How to implement trials to evaluate programs and policies
Conference Date
27th & 28th August 2019
Location
QT Canberra
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Agenda

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Day 1 - Tuesday 27th August, 2019

8:30
Registration, coffee & networking
9:00
Opening remarks
9:10
How do we measure impact? And why randomise?

Professor Hiscox will provide a systematic introduction to the methodology of evaluation, comparing traditional approaches (e.g.,based on before-after comparisons) with the “gold standard” provided by RCTs. We cover the basic statistical principles here, highlighting the way in which randomisation eliminates the possibility of any confounding factors that could lead to biased results.

10:30
Morning tea & networking
11:00
Case Study: Why have traditional impact evaluations failed?

We review some prominent cases in which a program was thought to be quite effective until a rigorous RCT revealed the opposite was true.

12:30
Networking lunch
1:30
Challenges for RCTs: Incentives, political constraints & ethical concerns

Good evaluations require investments by organisations that implement programs and own the key data. These organisations must share a desire to know the true impact of the program, even if it is “bad news”, and be willing to devote resources to the research. We discuss these issues and also address some major challenges and concerns about whether RCTs can or should be conducted, including:

  • The costliness of implementing trials
  • The time needed to conduct a trial (compared with the timelines for policy decisions)
  • Whether it is ethical to deny or delay access to a program among a “control” group
3:00
Afternoon tea & networking
3:30
Designing your RCT: The basics

What are the basic steps for designing an RCT? To begin the hands-on training on RCTs, we walk through the following key design steps required for any trial:

  • Choosing the units of analysis (individual subjects or groups of subjects)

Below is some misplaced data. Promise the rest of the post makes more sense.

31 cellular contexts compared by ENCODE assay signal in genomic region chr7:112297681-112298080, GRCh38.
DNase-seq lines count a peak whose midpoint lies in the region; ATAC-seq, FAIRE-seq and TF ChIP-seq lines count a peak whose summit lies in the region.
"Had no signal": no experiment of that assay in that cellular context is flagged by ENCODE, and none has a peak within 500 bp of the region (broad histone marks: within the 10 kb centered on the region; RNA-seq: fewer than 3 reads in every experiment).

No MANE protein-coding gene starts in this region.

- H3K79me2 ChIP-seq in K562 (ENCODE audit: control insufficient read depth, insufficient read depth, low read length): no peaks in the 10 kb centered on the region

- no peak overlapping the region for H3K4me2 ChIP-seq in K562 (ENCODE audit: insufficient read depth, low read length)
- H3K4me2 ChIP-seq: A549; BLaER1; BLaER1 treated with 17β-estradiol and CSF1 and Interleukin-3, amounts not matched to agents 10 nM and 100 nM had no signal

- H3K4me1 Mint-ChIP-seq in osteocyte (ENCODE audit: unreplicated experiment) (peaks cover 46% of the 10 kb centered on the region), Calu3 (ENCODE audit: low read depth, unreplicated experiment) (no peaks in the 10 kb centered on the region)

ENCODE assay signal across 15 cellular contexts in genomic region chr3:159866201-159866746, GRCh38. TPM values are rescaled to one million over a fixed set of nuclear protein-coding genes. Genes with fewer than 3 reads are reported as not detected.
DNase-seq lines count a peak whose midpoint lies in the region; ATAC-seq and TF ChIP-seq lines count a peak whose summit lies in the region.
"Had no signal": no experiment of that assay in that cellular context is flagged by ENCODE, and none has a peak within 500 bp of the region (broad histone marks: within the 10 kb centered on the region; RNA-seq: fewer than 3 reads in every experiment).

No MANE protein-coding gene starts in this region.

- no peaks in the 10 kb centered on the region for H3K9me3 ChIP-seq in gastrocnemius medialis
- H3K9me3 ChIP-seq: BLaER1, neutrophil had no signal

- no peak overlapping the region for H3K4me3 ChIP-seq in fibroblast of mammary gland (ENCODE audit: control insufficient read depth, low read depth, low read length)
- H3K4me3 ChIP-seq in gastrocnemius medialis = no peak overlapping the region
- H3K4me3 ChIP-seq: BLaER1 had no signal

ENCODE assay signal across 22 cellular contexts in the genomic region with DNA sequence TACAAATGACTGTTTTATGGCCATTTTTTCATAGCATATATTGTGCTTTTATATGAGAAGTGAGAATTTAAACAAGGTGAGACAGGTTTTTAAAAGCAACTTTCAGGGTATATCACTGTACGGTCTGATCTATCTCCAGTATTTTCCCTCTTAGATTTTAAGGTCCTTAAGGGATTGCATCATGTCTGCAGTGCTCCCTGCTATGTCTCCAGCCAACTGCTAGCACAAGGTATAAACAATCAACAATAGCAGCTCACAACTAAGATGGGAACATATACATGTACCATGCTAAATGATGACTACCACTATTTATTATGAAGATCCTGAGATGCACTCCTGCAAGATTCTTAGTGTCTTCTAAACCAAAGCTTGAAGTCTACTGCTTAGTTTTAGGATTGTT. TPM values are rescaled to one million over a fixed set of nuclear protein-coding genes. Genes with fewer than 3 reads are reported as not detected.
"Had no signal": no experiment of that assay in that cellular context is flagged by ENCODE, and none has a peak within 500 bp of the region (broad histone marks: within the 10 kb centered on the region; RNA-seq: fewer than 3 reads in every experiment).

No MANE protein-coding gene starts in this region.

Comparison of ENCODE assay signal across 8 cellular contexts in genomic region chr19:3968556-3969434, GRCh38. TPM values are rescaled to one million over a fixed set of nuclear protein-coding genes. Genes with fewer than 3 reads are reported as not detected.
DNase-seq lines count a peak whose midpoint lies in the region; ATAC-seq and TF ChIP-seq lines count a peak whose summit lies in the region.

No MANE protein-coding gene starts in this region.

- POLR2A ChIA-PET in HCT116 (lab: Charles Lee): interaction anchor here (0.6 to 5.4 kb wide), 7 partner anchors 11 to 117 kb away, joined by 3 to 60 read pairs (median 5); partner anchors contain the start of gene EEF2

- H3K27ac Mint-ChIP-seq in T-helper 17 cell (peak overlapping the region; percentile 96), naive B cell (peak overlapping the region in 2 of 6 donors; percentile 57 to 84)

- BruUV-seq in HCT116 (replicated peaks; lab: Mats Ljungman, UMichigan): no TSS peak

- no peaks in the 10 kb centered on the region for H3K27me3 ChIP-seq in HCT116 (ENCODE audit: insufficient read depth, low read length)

• Defining measures and identifying your sources of data
  • Choosing the number of treatments, treatment proportion(s), and the sample size
  • Calculating statistical power and using new techniques to
    maximize power
  • Designing a protocol that randomly assigns units to the treatment and control groups
5:00
Closing remarks and end of Day One

Day 2 - Wednesday 28th August, 2019

8:30
Welcome, coffee & networking
9:00
Opening remarks
9:10
Designing your RCT: More advanced topics

How do we design a trial to assess a program when we cannot make participation in the program mandatory (for those in the treatment group) and we cannot prohibit participation (by those in the control group)? The answer is to use a randomised “encouragement” to take up the program (sometimes referred to as an “intent-to-treat” designs). These designs are critical for evaluating most types of government programs and services (for which take-up is voluntary). We discuss how to design, implement, and analyse the results from this type of RCT. We also discuss how to design cluster-based trials (to mitigate “spillover effects between groups) and how to deal with problems of attrition and missing data.

10:30
Morning tea & networking
11:00
Getting creative: Online & survey experiments

In many areas of policy, government agencies need to assess the impact of different ways of engaging in online environments with  citizens about programs and regulations, offering them a “choice architecture” in which they make submit applications, select options, and enter information. We will discuss how to conduct A/B testing using a custom-built or commercial testing platform that randomly assigns individuals who view any test page to see alternative versions, demonstrating the power of the approach using Google Experiments. We also examine how to embed experiments within surveys to assess the impact of communications and issue framing on attitudes and on hypothetical choices that mimic real world decisions.

12:30
Networking lunch
1:30
What to do if you can’t conduct your RCT?

If conditions make an RCT impossible, what is the next-best approach to assessing the impact of a program or policy? In this session we will discuss “natural experiments” that may occur due
to the way programs are typically implemented, creating situations in which random chance plays a large role in whether individuals become program participants or not. This includes the application of thresholds for participation based on eligibility criteria (e.g., age, income). These types of evaluations, using retrospective analysis of program data, can provide valid measures of program impacts in many cases.

3:00
Afternoon tea & networking
3:30
Sprint Session: Developing an RCT

In the final session of the forum, attendees will be asked to work in small teams to outline the design of an RCT to evaluate some important program or policy they are passionate, applying the lessons learned in previous sessions.

5:00
Closing remarks & close of the Conference
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Key Speakers

Professor Michael J. Hiscox
Clarence Dillon Professor of International Affairs
Department of Government, Harvard University